Tuesday, May 23, 2006

Americans are bound together by... part 2

Thanks for your comment, Dr. Bacchus. I've been thinking about this all day (while doing many other things, of course) and I noticed something.

Out of these four things that allegedly bind Americans together (shared ideals, appreciation of history, respect for the flag, and ability to speak English), only one can be objectively tested.

Shared ideals - pretty nebulous. As you pointed out, Dr. B., American people have many widely divergent ideals. And how do you determine what people's ideals actually are in practice? They make lists of them - most include life, liberty, and the pursuit of happiness - but the way they interpret them varies widely. Do a Google search for "American ideals" and you find some strange bedfellows.

Appreciation of history - you can't test for that either. You can test how much people know about their history (hint - not much), but whether or not they appreciate it is another question. (Of course, you could also argue that it's difficult to appreciate something you know next to nothing about.)

Respect for our flag - well, you can watch people to see if they say the pledge or burn flags. But people in every country respect their flag - that's not unique to the United States. And it's still a bit of a subjective way to judge people.

But language! Ah! There you have something you can look at objectively! Now we can tell whether someone is one of us! The only slight problem is that there's a wide continuum of speaking English. Are we to declare someone unAmerican if he or she makes grammatical errors? (No, I won't go further with that one - it's just too easy.) How about someone who's learning English? American enough? How about someone with a thick accent?

We've never had an official language before in the United States, and wave after wave of immigrants have learned English anyway and assimilated to our society. Why, all of a sudden, does it become imperative to have a law making English the official language?

I think people are bound together by kinship and friendship. I think people come to the United States because they value our economic wealth and because they like those "American ideals" insofar as they allow people to be, excuse the jargon, self-determined individuals. I think that making English an official language can only exclude these people, many of whom want to be part of America and what it stands for, and achieves no good end. I assume that one of the results would be to stop providing interpretation services and printing official documents in several languages. This would deny "American ideals" to many who need them most.

So am I wrong?


Bridget said...

You are so right, Ruth. I am angered by his statements, and completely disagree with the things he mentions as binding us together. In fact, most of those things mentioned are quite divisive. I can think of MANY people I would disagree with on issues of the flag, speaking English, etc.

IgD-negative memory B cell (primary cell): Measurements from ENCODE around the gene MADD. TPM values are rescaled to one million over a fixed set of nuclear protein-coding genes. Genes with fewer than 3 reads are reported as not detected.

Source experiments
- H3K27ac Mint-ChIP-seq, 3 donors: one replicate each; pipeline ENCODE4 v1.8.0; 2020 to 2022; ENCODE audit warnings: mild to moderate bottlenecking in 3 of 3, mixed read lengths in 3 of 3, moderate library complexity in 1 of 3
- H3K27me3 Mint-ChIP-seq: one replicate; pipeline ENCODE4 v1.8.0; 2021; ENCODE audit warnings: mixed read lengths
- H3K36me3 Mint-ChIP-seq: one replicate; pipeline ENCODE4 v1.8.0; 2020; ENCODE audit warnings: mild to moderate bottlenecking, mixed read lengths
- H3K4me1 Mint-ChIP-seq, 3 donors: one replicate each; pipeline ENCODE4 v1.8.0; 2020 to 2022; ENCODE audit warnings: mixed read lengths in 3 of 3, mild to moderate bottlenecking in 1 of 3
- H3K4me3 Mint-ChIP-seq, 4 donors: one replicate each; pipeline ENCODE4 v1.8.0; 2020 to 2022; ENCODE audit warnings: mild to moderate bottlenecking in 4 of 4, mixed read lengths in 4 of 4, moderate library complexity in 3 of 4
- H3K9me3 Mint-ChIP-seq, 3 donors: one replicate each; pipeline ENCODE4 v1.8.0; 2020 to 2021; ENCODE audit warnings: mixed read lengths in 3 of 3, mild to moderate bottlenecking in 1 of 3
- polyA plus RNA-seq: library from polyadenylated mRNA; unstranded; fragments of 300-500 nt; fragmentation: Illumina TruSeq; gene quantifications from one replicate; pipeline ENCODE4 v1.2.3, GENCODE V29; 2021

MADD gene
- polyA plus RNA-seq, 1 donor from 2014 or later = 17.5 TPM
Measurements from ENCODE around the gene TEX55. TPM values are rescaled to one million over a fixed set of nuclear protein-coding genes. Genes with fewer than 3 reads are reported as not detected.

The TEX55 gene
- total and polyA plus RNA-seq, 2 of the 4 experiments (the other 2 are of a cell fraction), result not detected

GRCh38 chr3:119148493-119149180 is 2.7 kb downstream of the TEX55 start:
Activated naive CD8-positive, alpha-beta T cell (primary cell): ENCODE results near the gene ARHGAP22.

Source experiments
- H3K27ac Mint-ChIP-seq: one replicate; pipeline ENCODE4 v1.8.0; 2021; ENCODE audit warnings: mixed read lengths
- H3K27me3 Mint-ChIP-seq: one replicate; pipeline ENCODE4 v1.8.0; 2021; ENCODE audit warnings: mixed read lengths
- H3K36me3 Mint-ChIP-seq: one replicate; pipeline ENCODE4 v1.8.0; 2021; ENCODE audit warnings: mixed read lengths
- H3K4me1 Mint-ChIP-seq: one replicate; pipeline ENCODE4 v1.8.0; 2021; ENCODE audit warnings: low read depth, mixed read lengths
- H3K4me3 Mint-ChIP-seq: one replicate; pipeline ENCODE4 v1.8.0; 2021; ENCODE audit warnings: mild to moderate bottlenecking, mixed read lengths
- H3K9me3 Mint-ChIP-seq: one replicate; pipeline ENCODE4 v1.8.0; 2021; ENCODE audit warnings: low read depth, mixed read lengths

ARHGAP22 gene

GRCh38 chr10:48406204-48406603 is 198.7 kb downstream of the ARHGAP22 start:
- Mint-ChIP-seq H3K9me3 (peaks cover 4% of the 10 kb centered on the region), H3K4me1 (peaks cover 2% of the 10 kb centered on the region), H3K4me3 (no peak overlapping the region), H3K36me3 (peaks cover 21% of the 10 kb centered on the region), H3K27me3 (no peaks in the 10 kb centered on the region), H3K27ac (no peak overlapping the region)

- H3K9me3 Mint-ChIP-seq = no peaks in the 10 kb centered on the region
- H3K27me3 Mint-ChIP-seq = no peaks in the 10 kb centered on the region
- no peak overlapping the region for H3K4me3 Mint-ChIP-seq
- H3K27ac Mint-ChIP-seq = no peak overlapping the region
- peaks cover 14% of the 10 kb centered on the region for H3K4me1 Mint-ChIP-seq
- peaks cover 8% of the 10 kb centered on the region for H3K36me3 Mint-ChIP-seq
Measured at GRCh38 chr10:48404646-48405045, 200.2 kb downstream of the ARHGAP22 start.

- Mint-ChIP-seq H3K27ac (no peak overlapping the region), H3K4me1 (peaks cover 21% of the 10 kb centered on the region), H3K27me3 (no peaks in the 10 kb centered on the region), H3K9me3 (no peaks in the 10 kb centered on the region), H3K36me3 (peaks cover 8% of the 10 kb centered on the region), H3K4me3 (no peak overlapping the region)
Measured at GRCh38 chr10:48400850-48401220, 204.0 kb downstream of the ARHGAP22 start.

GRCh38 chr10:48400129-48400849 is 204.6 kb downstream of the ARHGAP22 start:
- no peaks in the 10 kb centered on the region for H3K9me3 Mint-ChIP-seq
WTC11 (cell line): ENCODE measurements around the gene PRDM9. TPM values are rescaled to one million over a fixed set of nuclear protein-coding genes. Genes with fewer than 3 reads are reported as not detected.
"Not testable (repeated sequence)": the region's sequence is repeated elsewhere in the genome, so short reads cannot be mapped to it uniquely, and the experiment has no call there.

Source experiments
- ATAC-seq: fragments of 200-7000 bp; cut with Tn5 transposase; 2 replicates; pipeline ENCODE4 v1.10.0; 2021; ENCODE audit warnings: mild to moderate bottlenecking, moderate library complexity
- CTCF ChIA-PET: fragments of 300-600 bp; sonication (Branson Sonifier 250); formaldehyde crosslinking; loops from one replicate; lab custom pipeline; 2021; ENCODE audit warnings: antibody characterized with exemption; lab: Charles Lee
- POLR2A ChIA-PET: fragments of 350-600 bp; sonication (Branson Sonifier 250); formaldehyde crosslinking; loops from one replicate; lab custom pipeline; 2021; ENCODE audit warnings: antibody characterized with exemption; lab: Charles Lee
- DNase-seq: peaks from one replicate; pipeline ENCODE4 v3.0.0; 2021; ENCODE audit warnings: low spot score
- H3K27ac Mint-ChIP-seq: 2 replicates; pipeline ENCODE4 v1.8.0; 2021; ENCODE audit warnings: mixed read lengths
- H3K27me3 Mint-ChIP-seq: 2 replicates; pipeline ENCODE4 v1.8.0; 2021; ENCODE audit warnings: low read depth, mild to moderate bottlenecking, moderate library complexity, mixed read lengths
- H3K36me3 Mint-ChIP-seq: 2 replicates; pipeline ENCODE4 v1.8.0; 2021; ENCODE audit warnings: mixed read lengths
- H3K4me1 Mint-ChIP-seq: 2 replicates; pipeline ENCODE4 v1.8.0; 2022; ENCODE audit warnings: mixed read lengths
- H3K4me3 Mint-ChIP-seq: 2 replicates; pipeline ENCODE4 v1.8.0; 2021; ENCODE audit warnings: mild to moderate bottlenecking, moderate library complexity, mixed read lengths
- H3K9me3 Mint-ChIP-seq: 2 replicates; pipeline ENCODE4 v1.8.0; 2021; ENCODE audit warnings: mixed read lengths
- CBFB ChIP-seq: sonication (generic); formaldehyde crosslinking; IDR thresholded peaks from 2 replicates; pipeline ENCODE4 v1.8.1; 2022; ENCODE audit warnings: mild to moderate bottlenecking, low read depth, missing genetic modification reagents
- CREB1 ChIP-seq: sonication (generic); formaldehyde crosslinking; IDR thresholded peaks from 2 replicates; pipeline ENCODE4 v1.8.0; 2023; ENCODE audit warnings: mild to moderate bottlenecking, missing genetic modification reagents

I think that what his statement really boils down to is we're bound together by self-interest.

Andy Bowen said...

Yes, Ruth and missde, you're both right and I agree with you on several different levels.

However... I think you would both agree that there is a certain something (what on earth is it?) that makes the US *feel* different from other places. I don't want to qualify some aspects of this at the moment because I don't want you to dismiss me as a xenophobic ethnocentric moronic cretin. Suffice it to say, that where I live doesn't *feel* like the US, and that, I think, is what Bush in his bumbling both grandfatherly and dangerous way is trying to get at.

He's quite wrong that it's the flag, the English language, etc., but those may be symbols of what it actually is.

Imagine for a moment a hypothetical and entirely impossible situation. The US population suddenly doubles, and all of the new residents are people from Country X--pick one that you know. Now, does the US change? You bet! Does it change for the better? Well? Be honest. So what is it that makes it the US?

OK, you say, we're not talking about an influx of 150 million people--we're talking about 10 million. But, speaking here as the devil's barrister, at what point does the scale tip? When do so many people arrive that it's no longer the US of A?

And this is the question that makes people--some good and some decidedly not--many of whom have never had a friend who spoke another language, nervous.

You're right, missde: it's self-interest. But it's quite popular of late to denigrate the US and I think there's more to it than self-interest. It's what makes me, having been born outside of the US, and now having lived in a third country for more than 10 years, still quite enjoy going back to the US and feeling, at least to some extent, at home there.

Ask me tomorrow, and I'll tell you something different

Ruth said...

Hi Andy,

You know I'd never call you a --- what was it? --- "xenophobic ethnocentric moronic cretin." :-)

I think the "certain something" is those "American ideals." Though it isn't easy to explain all of them, they do exist.

With all the problems the US has, it is a society that works. The infrastructure works, the system of government works, there is civil --- do you call the opposite of civil unrest civil rest? It's calm and orderly most of the time.

People moaned and complained about the 2000 elections, but I saw a society that had a system, a procedure that was followed. Whether you agreed with the outcome or not, nobody burned tires, nobody got killed, the system just worked. And the guy that lost didn't stage a coup d'etat, he just went out of the public eye for a time and then started making a documentary about global warming.

Not that the US is the only society on earth that "works," so this isn't something that makes the US unique.

I guess I have to think about this some more.